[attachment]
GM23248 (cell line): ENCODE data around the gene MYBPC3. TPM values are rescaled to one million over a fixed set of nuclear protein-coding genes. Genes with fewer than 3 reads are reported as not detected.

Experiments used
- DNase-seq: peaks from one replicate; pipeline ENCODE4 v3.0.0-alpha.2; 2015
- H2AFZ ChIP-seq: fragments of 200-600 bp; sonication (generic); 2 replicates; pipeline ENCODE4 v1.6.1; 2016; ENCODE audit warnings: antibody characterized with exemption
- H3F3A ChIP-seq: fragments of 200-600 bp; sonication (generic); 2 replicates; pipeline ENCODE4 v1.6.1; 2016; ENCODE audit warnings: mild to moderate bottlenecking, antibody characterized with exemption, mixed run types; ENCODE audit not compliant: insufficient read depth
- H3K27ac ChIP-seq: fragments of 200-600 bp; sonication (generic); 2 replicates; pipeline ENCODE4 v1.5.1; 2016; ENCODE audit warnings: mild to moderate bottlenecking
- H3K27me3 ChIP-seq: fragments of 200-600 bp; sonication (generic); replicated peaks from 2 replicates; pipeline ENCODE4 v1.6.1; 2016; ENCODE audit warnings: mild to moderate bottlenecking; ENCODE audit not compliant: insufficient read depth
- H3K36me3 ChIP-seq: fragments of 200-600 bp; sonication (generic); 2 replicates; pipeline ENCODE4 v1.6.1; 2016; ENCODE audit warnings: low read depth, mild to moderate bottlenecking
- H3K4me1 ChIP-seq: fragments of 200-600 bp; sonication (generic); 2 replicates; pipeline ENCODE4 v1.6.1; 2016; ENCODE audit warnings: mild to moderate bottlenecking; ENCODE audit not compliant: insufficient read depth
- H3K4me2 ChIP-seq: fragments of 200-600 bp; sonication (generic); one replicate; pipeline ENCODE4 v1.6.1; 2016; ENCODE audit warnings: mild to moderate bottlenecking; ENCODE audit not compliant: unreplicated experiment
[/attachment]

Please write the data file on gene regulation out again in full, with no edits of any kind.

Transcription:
GM23248 (cell line): ENCODE data around the gene MYBPC3. TPM values are rescaled to one million over a fixed set of nuclear protein-coding genes. Genes with fewer than 3 reads are reported as not detected.

Experiments used
- DNase-seq: peaks from one replicate; pipeline ENCODE4 v3.0.0-alpha.2; 2015
- H2AFZ ChIP-seq: fragments of 200-600 bp; sonication (generic); 2 replicates; pipeline ENCODE4 v1.6.1; 2016; ENCODE audit warnings: antibody characterized with exemption
- H3F3A ChIP-seq: fragments of 200-600 bp; sonication (generic); 2 replicates; pipeline ENCODE4 v1.6.1; 2016; ENCODE audit warnings: mild to moderate bottlenecking, antibody characterized with exemption, mixed run types; ENCODE audit not compliant: insufficient read depth
- H3K27ac ChIP-seq: fragments of 200-600 bp; sonication (generic); 2 replicates; pipeline ENCODE4 v1.5.1; 2016; ENCODE audit warnings: mild to moderate bottlenecking
- H3K27me3 ChIP-seq: fragments of 200-600 bp; sonication (generic); replicated peaks from 2 replicates; pipeline ENCODE4 v1.6.1; 2016; ENCODE audit warnings: mild to moderate bottlenecking; ENCODE audit not compliant: insufficient read depth
- H3K36me3 ChIP-seq: fragments of 200-600 bp; sonication (generic); 2 replicates; pipeline ENCODE4 v1.6.1; 2016; ENCODE audit warnings: low read depth, mild to moderate bottlenecking
- H3K4me1 ChIP-seq: fragments of 200-600 bp; sonication (generic); 2 replicates; pipeline ENCODE4 v1.6.1; 2016; ENCODE audit warnings: mild to moderate bottlenecking; ENCODE audit not compliant: insufficient read depth
- H3K4me2 ChIP-seq: fragments of 200-600 bp; sonication (generic); one replicate; pipeline ENCODE4 v1.6.1; 2016; ENCODE audit warnings: mild to moderate bottlenecking; ENCODE audit not compliant: unreplicated experiment